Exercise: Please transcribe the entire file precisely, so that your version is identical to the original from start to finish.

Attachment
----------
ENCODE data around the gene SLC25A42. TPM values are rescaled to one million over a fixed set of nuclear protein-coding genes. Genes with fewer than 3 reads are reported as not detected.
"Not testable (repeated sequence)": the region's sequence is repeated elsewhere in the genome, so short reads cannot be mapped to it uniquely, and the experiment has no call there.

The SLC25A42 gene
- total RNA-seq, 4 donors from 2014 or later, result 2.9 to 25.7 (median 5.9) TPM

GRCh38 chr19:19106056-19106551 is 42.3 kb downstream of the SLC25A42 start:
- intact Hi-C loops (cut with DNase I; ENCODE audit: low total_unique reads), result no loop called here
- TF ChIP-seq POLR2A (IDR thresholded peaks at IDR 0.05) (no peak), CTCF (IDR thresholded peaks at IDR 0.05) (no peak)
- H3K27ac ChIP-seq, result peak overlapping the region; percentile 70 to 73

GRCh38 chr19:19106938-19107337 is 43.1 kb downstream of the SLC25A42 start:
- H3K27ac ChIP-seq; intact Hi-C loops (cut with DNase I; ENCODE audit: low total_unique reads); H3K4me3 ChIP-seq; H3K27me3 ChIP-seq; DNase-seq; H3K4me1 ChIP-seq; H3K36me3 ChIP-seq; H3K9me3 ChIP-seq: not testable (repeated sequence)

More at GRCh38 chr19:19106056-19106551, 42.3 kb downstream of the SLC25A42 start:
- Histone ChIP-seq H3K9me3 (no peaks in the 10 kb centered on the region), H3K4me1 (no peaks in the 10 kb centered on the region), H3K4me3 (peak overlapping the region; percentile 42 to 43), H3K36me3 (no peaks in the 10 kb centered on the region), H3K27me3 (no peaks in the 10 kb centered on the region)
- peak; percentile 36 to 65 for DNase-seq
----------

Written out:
ENCODE data around the gene SLC25A42. TPM values are rescaled to one million over a fixed set of nuclear protein-coding genes. Genes with fewer than 3 reads are reported as not detected.
"Not testable (repeated sequence)": the region's sequence is repeated elsewhere in the genome, so short reads cannot be mapped to it uniquely, and the experiment has no call there.

The SLC25A42 gene
- total RNA-seq, 4 donors from 2014 or later, result 2.9 to 25.7 (median 5.9) TPM

GRCh38 chr19:19106056-19106551 is 42.3 kb downstream of the SLC25A42 start:
- intact Hi-C loops (cut with DNase I; ENCODE audit: low total_unique reads), result no loop called here
- TF ChIP-seq POLR2A (IDR thresholded peaks at IDR 0.05) (no peak), CTCF (IDR thresholded peaks at IDR 0.05) (no peak)
- H3K27ac ChIP-seq, result peak overlapping the region; percentile 70 to 73

GRCh38 chr19:19106938-19107337 is 43.1 kb downstream of the SLC25A42 start:
- H3K27ac ChIP-seq; intact Hi-C loops (cut with DNase I; ENCODE audit: low total_unique reads); H3K4me3 ChIP-seq; H3K27me3 ChIP-seq; DNase-seq; H3K4me1 ChIP-seq; H3K36me3 ChIP-seq; H3K9me3 ChIP-seq: not testable (repeated sequence)

More at GRCh38 chr19:19106056-19106551, 42.3 kb downstream of the SLC25A42 start:
- Histone ChIP-seq H3K9me3 (no peaks in the 10 kb centered on the region), H3K4me1 (no peaks in the 10 kb centered on the region), H3K4me3 (peak overlapping the region; percentile 42 to 43), H3K36me3 (no peaks in the 10 kb centered on the region), H3K27me3 (no peaks in the 10 kb centered on the region)
- peak; percentile 36 to 65 for DNase-seq